Courageous Creativity 2024

Courageous Creativity 2024 has just ended. I think this was my 5th run of the conference. Scot Drake (creative director behind attractions like TRON: Light Cycle Run) said it best in the conference closing when he said, "Inspiration is a resource that must constantly be refilled."

That's exactly what this conference does for me in the past, and despite the hiccups this year (through no fault of the incredible organization team at TCAP, and very much through fault of Disney,) this year's edition has done the same. 

Here's what you may have missed.

Day 1

The opening keynote was by the returning VP in charge of Live Entertainment Matt Conover. Matt spoke a few years ago and introduced me to the idea that "no idea is too small to be excellent" which I explored in depth in my book. This year, I learned it wasn't his quote, but another Imagineer, Tom Staggs. Sorry Tom, I'll credit you in the next book!

Matt talked about about a teacher who had a huge influence on him by giving him "an opportunity to fail... yes, to try new things that didn't always work." This coupled with the talk I heard last week from original Imagineer Bob Gurr really hammered home the importance of providing opportunities for our students to fail. That is to say, creatively fail. I want them to fail when they push themselves too far. When they try new ideas that just don't quite get there. I want them to fail in a way that makes them insist that they must try again. This requires creating activities and classrooms where curiosity is valued far more than it usually is, especially in secondary education. I'm excited to explore that idea over the next month.

Matt describe Disney Live Entertainment by saying, "We take stories and we bring them to life." I've said a lot about this idea (and will say far more in my next book!) but this just once again hammered home to me that we teachers really ought to see ourselves as theater performers. We share so many qualities with them that I can't believe we aren't all trained in theater arts. We too should be bringing stories to life!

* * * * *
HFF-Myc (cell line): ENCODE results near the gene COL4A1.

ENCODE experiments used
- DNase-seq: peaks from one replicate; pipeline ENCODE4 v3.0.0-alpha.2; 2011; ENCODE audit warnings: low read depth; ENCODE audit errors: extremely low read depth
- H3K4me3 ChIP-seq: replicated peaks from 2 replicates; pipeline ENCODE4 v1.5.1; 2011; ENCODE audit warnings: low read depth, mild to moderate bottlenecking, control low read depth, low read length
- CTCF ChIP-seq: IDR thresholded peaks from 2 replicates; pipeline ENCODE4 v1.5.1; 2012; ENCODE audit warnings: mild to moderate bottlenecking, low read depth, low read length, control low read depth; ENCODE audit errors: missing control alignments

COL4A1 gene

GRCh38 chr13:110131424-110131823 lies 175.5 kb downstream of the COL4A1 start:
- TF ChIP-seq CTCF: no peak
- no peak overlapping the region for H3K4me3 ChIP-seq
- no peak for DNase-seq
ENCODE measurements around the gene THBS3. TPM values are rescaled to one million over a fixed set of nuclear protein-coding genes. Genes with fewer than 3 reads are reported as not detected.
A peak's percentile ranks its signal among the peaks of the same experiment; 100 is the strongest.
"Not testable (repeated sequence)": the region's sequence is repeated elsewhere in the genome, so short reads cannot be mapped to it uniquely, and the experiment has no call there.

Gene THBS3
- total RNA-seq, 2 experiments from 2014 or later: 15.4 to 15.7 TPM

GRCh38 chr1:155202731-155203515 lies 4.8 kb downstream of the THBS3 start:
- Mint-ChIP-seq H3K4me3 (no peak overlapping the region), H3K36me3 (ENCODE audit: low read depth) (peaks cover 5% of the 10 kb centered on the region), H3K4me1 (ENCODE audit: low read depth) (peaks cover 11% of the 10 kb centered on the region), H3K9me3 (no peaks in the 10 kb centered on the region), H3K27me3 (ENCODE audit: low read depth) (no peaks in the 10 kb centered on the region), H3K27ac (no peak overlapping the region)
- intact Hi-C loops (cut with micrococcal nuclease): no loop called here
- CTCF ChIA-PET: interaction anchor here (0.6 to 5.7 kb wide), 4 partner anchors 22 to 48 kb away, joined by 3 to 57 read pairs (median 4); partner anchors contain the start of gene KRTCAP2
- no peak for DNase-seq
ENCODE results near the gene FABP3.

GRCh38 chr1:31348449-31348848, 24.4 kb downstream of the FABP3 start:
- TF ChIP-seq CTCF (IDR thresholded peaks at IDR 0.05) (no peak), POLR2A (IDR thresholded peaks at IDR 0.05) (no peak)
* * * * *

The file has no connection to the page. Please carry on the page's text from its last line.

He also shared an anecdote that resonated heavily with me. Matt described a time when his team was questioned by then CEO Michael Eisner. Michael asked some questions about the project. Matt's supervisor took this as a command to make changes which he then ordered. Sometimes though, questions are just questions. Matt carried that philosophy with him as he rose in the ranks. He now is clear to tell his reports, "I'm going to ask you questions. That's because I want to know. I'm not giving a command. You'll know when I'm giving you a command!"  I really want to emphasize this with my students this year. I tend to drown students in questions and often that is interpreted as a command. I love the idea of being explicit with this early on. 

Day 2

Our morning speaker was former Imagineer Nikkolas Smith. His talk focused on art as communication. He started by asking us to raise our hands if we were an artist. Nearly all of us did. He told us that is how he starts his programs with young people and most don't raise a hand. He then asks a follow up question. "What creative thing do you do? That's art!" It took me a long time in life to consider myself an artist. I can't draw - at all. I can't sing - at all. I was in a play once. I was a lion in first grade! As I've read about Imagineering I've learned that there are so many more aspects to art. My presentations are art. My little video intros are art. My teaching is art. I'm an artist and I want my students to think the same thing about themselves. Without a doubt I'll be using Nikk's question!

He later talked about how "art can get people to slow down, not just keep scrolling." I love that idea. Most students have a small-minded view of art, like I long had, but they still know it when they see it. They know that something calls out to them from time to time. They know that some movies make them feel emotional. They know that some video games excite their senses. They know others just get scrolled past. I'll be asking mine to consider what makes them "stop" and what they can do to get others to "stop" and pay attention to what they have to say. That's where the communication part of art came in.

Nikk said he tells students that "if the message is important enough, you have to put it out there." I think, especially in my community, my students don't think they have any message at all, let alone an important one. Thus, they see no value in their art. I had a young lady this last school year who is in every way one could imagine, an artist. She didn't fit in with most people, did not like working in groups, and often appeared lost in class. Early in the year, I commented on one of her doodles and just a couple days later she stuck around after class to show me some of her completed art. It was incredible. I thought that was a breakthrough moment. It wasn't. She shut back down and struggled throughout the class. Over the last month of class, however, with graduation on the line, we had yet another conversation. I told her that I was struggling to help her because I had seen her incredible art and talent and give my students the opportunity to share their knowledge through art if they so choose. I challenged her then. I told her she could still pass. She just had to do it.